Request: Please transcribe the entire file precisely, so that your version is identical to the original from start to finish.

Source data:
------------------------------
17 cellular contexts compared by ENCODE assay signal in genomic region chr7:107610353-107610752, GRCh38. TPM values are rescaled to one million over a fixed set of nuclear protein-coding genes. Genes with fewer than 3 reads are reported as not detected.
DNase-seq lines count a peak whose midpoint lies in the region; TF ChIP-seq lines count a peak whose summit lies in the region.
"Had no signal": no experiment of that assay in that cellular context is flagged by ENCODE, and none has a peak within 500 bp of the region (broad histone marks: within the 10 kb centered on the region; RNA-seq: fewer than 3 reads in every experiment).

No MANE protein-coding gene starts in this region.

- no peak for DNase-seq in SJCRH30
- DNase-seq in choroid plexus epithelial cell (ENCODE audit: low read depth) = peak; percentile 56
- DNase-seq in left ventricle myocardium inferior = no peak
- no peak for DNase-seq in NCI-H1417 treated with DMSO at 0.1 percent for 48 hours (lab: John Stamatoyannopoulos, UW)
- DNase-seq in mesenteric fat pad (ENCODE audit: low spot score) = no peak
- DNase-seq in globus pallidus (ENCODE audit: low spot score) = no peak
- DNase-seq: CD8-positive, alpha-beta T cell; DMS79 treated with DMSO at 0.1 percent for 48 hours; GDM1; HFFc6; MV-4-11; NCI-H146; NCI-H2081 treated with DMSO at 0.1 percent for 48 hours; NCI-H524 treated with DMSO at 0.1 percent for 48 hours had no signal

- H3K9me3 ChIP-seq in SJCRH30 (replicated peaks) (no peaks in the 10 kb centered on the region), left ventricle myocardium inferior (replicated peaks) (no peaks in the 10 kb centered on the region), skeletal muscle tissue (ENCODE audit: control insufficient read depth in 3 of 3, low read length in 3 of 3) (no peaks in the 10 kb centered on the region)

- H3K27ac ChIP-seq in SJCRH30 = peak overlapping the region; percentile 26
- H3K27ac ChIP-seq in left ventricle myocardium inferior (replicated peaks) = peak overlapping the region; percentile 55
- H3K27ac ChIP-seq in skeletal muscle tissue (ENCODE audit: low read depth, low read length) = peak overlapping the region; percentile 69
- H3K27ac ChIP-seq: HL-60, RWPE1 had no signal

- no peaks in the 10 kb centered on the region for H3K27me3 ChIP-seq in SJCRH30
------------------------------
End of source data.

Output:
17 cellular contexts compared by ENCODE assay signal in genomic region chr7:107610353-107610752, GRCh38. TPM values are rescaled to one million over a fixed set of nuclear protein-coding genes. Genes with fewer than 3 reads are reported as not detected.
DNase-seq lines count a peak whose midpoint lies in the region; TF ChIP-seq lines count a peak whose summit lies in the region.
"Had no signal": no experiment of that assay in that cellular context is flagged by ENCODE, and none has a peak within 500 bp of the region (broad histone marks: within the 10 kb centered on the region; RNA-seq: fewer than 3 reads in every experiment).

No MANE protein-coding gene starts in this region.

- no peak for DNase-seq in SJCRH30
- DNase-seq in choroid plexus epithelial cell (ENCODE audit: low read depth) = peak; percentile 56
- DNase-seq in left ventricle myocardium inferior = no peak
- no peak for DNase-seq in NCI-H1417 treated with DMSO at 0.1 percent for 48 hours (lab: John Stamatoyannopoulos, UW)
- DNase-seq in mesenteric fat pad (ENCODE audit: low spot score) = no peak
- DNase-seq in globus pallidus (ENCODE audit: low spot score) = no peak
- DNase-seq: CD8-positive, alpha-beta T cell; DMS79 treated with DMSO at 0.1 percent for 48 hours; GDM1; HFFc6; MV-4-11; NCI-H146; NCI-H2081 treated with DMSO at 0.1 percent for 48 hours; NCI-H524 treated with DMSO at 0.1 percent for 48 hours had no signal

- H3K9me3 ChIP-seq in SJCRH30 (replicated peaks) (no peaks in the 10 kb centered on the region), left ventricle myocardium inferior (replicated peaks) (no peaks in the 10 kb centered on the region), skeletal muscle tissue (ENCODE audit: control insufficient read depth in 3 of 3, low read length in 3 of 3) (no peaks in the 10 kb centered on the region)

- H3K27ac ChIP-seq in SJCRH30 = peak overlapping the region; percentile 26
- H3K27ac ChIP-seq in left ventricle myocardium inferior (replicated peaks) = peak overlapping the region; percentile 55
- H3K27ac ChIP-seq in skeletal muscle tissue (ENCODE audit: low read depth, low read length) = peak overlapping the region; percentile 69
- H3K27ac ChIP-seq: HL-60, RWPE1 had no signal

- no peaks in the 10 kb centered on the region for H3K27me3 ChIP-seq in SJCRH30